In Firenze, a woman tout secured us two bunkbeds in one shabby room near the centre, where we photographed the spongy, yellow fungus blooming on the wall of the communal shower. Tour maven Bee ensured we ticked the key cultural boxes, but we were wilting from the relentless urban heat, so detoured to rural Tuscany where our guidebook listed a “little-visited” ruined monastery with stunning views. A bus dropped us by some stumpy olive trees, and we four mad-dog English women trudged up a steep incline for four hours in a deadly heatwave carrying huge rucksacks.

By the time we reached the ruins, half-crazed by sun, dehydration and recriminations, we promptly stripped off and posed naked in a line of stone arches as “living statues”. Inevitably, just as we’d taken up our classical poses a middle-aged couple in beige shorts strolled round the corner, before retreating in disbelief while we collapsed laughing. Later we discovered their campervan parked a short distance away. “Look, they’ve got Belgian numberplates,” said Sas. “They’re almost certainly a couple of perverts.”

Either way, it seemed tactful to pitch our tents away from the Belgians, at the edge of a corn field. Holly and I shared one, while Bee and Sas were in the other. We’d been asleep an hour when we were woken by men’s voices just outside the tents. I sat bolt upright and watched aghast as the zip on our tent’s gauze door started to be tugged open. I could hear Bee also crying out in alarm. Holly detached a tent-pole and jabbed at the shape outside the tent, while yelling “Piss off!” The men outside laughed mockingly. We didn’t speak any Italian, but Sas used her schoolgirl French to shout that her friend was “trùs malade!” I discovered moments later that Bee had emptied two packs of Dioralyte into her mouth and was frothing like someone with advanced rabies.

We decided to run for it, in T-shirts, knickers and sandals, with tentpoles brandished like spears, while four burly local males tried to grab our breasts and buttocks. Feeling there would be safety in numbers, we fled downhill to the campervan, hammering on its doors with cries of “Help!” The Belgians kept their doors resolutely closed and didn’t utter a peep in response. Presumably, because they thought the nudo Anglais were the true deviants. I’ve nurtured a slight grudge against Belgians ever since. Plan B wasn’t great, but it seemed to be our only option: we edged our way very quietly into the corn field and curled up like dormice until morning.

On reflection, town life seemed safer than any rural idyll, so we set off for Siena and another giant dose of art — which was an excellent idea, until we couldn’t find any affordable lodgings. Uncertain what to do, we sat outside a cafĂ© in the Piazza del Campo, trying to eke out bowls of pasta and carefully-nursed beers. It took us a while to realise that our caf, which had been almost empty when we sat down, was beginning to teem with young men who seemed to be encircling us. It also began to dawn on us that there were no other unaccompanied female tourists in the square and not a single young woman who looked local. As ever more youths arrived, it felt like we were about to incite a riot.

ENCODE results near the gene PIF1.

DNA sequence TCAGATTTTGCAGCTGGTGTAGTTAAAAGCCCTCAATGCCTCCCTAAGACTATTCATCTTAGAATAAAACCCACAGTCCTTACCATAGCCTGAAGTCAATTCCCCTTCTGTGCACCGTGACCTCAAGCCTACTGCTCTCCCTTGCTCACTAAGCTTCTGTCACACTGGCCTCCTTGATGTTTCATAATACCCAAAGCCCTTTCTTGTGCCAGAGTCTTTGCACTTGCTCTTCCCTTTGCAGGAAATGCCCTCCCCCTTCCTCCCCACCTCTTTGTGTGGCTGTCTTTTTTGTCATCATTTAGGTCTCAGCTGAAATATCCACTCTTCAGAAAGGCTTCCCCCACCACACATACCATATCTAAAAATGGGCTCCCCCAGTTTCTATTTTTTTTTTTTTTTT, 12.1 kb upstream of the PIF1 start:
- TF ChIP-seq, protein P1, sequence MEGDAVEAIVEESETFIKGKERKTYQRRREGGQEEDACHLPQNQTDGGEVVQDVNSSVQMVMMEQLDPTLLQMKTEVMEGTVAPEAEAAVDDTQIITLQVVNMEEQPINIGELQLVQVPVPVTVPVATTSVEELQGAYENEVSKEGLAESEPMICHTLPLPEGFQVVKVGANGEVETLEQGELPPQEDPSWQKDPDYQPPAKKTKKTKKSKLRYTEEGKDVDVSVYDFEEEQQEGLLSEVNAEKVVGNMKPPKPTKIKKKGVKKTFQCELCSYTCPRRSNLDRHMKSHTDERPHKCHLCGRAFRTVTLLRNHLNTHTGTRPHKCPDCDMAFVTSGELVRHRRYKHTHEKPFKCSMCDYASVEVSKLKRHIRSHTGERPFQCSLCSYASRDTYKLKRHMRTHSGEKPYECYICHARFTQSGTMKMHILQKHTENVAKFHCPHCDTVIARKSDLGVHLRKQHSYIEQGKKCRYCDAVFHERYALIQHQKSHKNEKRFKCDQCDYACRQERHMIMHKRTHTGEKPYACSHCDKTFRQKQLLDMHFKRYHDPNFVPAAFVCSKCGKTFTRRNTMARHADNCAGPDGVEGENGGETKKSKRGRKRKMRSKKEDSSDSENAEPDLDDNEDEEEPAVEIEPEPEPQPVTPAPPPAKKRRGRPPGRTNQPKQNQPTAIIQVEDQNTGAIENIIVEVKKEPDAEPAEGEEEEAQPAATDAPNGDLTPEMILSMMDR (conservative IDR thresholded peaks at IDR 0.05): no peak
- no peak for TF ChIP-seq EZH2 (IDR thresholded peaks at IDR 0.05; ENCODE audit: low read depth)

The waiters, noticing our predicament, started yelling at our suitors and beckoned us inside the cafĂ©, then into the kitchen and out the back — where a young man was waiting with a Fiat Uno. This seemed marginally better than a public mauling, so we hopped in and were driven to a house on the fringes of Siena, where three waiters eventually joined us. We spent a wearisome night resisting blandishments and creeping hands and the ubiquitous compliment, “You have beautiful eyes.” I couldn’t help feeling Italian men would say this to any English women. An American tourist, whose parents hailed from Milan, told us later that Italian men rated British girls as “easy”, second only to Swedes.

Nowhere else we travelled quite equalled the art, drama — or gropey menace — of Eighties Italy. Our original plan had been to head for Istanbul, but “God Help Us” headlines warned of furnace-like heat. The prospect of a two-day journey in a cramped, ill-ventilated train carriage, with reports of buckling rails, suddenly didn’t seem so enticing. Especially once we’d spent the most stifling night of our lives without aircon in Athens, as temperatures soared above 40°C. So, we jumped on an overnight ferry, slept on the deck and set off for Paxos, working our way around five islands in the end. As the month drew to a close, we made our reluctant way home via Genoa and Burgundy. We never told our parents that our 12 days in Italy had been a near-constant struggle to avoid sexual assault.

Still, we were English, and we soldiered on. The unworldly Holly and I were so entranced by the wonder of cobalt blue Greek water and cheap tavernas that nothing could ruin our memories of the trip. In recent years, with undimmed enthusiasm, we’ve taken our children to Greece so they can experience the rapture a little earlier in life than their bumpkin mothers managed.